Name: Raffaele Mastrovincenzo
At the moment: Australia
Please, tell us a little bit about your first encounter with wine & the wine industry? Any particular mentors at that time?
My first real encounter with wine was a lunch in a restaurant with my family at the age of 15; in this fancy restaurant a sommelier approached the table and was discussing with my father the beverage side of our lunch and let me try a drop of dessert wine from the Lipari Island in Sicily with a savory course. That day I understood wine and restaurant is a profession with creative element; before that day I always thought sweet wine was only for sweets. I always worked in hospitality in school holidays to raise money for my interests, but one year at the age of 18 I ended up working in a fine dining restaurant where there was the sommelier and the owner Giuseppe Cinalli the chef with a good passion in wine. In this restaurant I saw the importance of maintaining a cellar and I tasted my first burgundy, Bordeaux and the first R.M. small grower champagne.
Giuseppe Cinalli was a great mentor at that time; with his cooking skill I started to have an idea how wine works with food. He taught me the abc of the pairing; when a dish belongs to a particular region then the wine of that region will be complementary to that dish. These beginning lessons were fundamental to my back bone in this work; from that period I started to always think of wine as an ailment rather than just a simple drink.
What specific traits or skills should a Sommelier(e) possess for professional performance and is there any person with that qualities you especially admire within the wine industry?
The humility is very important also a Sommelier need to think as an “enfant”, with the same enthusiasm and innocence that is to want to always discover new places as wine regions, vineyards and wine growers.. Thus spirit, cocktail etc… Currently working outside of Italy I admire lots of Sommelier; particularly I follow two French ladies which both work in UK and USA. They are Isabelle Legeron and Pascaline Lepeltier an MW and a MS; they are great.
What would be your advice to a young Sommelier(e) i.e. Commis Sommelier(e) where to look finding an adequate position at home or abroad? Any further tips?
Be honest with yourself, stay humble and try to start to work somewhere in the wine business which you can follow and get information and tips on how to become a sommelier with a mentor. It would be so easy the first few years of the career to just break boxes of wine (unpack) and store in the cellar, be part in a wine program of a restaurant. In the meanwhile keep studying and inform yourself, most importantly take in mind “a good sommelier is also the best chef de rang so don’t put the food in a second way, actually the opposite” learn about the cuisine first.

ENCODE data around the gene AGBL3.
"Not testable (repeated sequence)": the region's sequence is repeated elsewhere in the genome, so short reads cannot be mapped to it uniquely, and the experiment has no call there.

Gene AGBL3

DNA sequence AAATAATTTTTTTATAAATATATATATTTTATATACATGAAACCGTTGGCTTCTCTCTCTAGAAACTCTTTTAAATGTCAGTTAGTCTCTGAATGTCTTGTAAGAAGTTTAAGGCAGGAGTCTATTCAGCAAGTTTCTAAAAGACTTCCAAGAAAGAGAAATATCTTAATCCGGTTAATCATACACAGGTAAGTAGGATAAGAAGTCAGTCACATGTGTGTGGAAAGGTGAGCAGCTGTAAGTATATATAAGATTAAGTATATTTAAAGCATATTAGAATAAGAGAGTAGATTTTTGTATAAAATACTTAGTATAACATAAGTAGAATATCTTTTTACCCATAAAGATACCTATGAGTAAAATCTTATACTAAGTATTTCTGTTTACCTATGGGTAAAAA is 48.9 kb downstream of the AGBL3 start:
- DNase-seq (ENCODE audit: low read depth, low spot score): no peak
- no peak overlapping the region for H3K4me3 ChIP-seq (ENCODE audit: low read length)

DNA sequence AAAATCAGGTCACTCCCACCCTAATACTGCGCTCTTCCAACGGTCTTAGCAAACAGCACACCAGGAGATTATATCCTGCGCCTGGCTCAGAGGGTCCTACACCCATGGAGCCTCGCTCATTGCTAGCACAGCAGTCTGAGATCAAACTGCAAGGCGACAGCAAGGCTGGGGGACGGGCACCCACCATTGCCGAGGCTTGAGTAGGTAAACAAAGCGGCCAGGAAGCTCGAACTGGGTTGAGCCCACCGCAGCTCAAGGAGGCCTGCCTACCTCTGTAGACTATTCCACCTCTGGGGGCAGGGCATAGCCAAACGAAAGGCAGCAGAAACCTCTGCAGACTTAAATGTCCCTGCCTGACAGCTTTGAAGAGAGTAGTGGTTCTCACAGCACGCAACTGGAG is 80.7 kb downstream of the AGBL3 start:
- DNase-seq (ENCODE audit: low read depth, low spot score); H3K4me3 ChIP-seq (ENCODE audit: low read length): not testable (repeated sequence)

When a customer asks for advice on selecting wine what’s in your opinion would be the best approach?
Advise the wine in regards to the meal they are going to consume; then without being rude find the price they want to spend. Always as a first recommendation, is the region or country where the restaurant is located, but of course if you are in a country where wine is produced. Tourist or locals like the connection with the place.
What’s your philosophy about glasses? Are you working with well known brands or are you considering new brands as well and how do you determine?
Glasses are definitely really important, they can change the perception of the wine; shape and dimension are fundamental. However don’t stick with the classic knowledge, for example champagne with the flute to me is the worst glass to drink it. Also I always look how the wine looks like, some producers make a Cabernet or Syrah in Pinot Esque way and perhaps my choice would be a Pinot glass. Riedel is the most I work with, good brand and quite resistant; Zalto is my preferred brand, but too expensive to work with; will put out of balance my cost in the beverages program.
What advice would you give people on pairing wine with food?
Look for a contrast, example if the dish is focused on the perception of acidity don’t look for acidity in wine but go for roundness; if you have fat don’t try to go for a big fat wine, instead look for sharpness to clear the palate. Also don’t stick only with wine, go outside, the beverage side is enormous…sake, beer, spirit and why not cocktail.